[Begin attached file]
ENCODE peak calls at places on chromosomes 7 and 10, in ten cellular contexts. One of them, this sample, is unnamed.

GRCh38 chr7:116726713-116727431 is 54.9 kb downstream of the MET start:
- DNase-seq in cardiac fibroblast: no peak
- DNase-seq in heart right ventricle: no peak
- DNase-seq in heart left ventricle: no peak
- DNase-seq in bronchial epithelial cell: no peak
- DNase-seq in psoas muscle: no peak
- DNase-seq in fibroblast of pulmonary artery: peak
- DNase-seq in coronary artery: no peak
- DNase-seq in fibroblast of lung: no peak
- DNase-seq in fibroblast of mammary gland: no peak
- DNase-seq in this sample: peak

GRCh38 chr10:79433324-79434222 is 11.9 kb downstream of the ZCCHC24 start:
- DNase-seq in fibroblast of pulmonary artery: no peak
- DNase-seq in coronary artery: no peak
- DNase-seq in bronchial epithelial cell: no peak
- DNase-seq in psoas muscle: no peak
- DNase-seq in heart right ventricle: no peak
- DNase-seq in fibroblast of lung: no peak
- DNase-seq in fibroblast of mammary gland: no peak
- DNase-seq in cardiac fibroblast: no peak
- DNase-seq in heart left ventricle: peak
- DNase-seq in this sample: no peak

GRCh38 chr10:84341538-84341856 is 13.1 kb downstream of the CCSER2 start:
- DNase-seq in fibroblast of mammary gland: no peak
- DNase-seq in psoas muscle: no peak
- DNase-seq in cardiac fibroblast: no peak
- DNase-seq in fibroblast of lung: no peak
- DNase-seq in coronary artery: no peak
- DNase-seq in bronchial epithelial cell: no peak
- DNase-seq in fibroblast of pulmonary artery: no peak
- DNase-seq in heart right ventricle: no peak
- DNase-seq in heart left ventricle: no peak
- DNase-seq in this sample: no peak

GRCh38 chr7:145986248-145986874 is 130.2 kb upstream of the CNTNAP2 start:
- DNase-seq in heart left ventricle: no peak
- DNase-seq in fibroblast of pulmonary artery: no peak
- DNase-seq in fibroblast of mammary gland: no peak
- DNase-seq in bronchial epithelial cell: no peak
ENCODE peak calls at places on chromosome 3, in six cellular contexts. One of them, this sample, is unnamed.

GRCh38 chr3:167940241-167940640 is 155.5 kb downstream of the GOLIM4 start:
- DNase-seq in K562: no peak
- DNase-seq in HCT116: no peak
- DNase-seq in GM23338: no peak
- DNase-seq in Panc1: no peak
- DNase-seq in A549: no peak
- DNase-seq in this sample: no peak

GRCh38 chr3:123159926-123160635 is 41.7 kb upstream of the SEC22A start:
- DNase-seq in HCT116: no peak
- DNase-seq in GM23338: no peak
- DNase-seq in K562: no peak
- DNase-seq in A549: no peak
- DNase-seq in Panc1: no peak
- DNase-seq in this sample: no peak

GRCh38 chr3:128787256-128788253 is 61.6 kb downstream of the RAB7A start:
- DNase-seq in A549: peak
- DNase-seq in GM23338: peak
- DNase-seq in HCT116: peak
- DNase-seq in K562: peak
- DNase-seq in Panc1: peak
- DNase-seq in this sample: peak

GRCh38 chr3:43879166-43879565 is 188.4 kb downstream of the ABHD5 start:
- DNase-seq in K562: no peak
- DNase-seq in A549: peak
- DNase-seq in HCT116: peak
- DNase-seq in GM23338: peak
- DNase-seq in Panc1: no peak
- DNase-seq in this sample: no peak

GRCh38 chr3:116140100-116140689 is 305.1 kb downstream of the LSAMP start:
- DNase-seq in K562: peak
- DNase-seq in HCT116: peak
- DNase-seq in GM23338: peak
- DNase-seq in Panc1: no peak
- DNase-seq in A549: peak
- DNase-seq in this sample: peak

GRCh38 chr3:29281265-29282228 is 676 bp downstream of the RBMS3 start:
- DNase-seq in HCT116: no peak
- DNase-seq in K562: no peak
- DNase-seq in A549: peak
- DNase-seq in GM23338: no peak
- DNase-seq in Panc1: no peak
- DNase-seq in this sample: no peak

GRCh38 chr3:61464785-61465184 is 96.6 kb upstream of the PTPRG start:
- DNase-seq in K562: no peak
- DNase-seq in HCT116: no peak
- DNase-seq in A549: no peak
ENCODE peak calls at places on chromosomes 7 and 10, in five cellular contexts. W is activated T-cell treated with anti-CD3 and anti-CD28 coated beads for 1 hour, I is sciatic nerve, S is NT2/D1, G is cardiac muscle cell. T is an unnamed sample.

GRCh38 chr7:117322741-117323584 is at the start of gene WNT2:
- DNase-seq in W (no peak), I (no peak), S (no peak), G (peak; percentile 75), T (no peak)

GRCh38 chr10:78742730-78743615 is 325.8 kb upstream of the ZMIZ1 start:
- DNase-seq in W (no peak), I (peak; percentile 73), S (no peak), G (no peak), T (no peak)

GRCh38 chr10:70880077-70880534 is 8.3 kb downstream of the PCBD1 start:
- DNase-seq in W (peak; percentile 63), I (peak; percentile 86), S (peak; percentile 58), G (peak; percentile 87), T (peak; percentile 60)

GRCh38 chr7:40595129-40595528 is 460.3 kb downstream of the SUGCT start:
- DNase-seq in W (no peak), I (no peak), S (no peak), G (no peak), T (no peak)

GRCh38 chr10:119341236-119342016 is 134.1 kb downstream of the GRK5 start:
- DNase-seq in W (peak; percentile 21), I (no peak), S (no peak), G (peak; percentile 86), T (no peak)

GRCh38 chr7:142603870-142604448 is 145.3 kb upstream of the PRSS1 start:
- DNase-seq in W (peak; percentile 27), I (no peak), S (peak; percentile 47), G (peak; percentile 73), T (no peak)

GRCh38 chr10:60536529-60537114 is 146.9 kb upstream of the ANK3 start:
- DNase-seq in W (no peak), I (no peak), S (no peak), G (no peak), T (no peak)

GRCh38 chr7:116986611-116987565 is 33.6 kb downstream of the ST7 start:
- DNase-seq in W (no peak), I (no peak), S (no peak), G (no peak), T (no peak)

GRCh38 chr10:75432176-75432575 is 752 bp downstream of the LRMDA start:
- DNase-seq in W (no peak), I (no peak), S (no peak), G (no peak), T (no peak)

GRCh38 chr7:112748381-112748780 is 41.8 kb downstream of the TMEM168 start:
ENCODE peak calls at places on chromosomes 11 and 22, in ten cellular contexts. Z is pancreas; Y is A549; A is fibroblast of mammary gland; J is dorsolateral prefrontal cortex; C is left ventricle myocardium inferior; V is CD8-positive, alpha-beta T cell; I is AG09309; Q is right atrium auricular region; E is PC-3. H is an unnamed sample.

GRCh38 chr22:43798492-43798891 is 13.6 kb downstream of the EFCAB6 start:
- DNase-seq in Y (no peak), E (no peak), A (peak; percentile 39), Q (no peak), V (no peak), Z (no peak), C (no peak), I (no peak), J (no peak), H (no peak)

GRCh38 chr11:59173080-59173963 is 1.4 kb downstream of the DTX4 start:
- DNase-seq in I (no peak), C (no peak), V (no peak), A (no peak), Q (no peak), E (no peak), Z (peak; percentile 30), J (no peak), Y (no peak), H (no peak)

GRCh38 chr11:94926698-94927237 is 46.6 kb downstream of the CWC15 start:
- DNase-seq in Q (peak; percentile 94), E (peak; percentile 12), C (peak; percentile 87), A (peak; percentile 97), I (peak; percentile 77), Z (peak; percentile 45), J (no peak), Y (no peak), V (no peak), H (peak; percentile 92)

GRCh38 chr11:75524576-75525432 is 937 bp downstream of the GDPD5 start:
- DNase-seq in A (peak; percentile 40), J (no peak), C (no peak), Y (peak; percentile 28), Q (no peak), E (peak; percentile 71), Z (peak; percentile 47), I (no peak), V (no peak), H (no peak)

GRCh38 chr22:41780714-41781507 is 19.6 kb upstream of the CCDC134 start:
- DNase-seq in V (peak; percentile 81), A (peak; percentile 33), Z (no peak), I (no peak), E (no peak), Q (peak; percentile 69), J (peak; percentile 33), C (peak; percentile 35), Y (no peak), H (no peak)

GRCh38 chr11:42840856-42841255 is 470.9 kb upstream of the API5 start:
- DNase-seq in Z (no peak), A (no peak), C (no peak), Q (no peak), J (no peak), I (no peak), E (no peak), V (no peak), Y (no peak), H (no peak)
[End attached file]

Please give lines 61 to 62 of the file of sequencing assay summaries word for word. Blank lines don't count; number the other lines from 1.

- DNase-seq in this sample: peak

GRCh38 chr3:43879166-43879565 is 188.4 kb downstream of the ABHD5 start: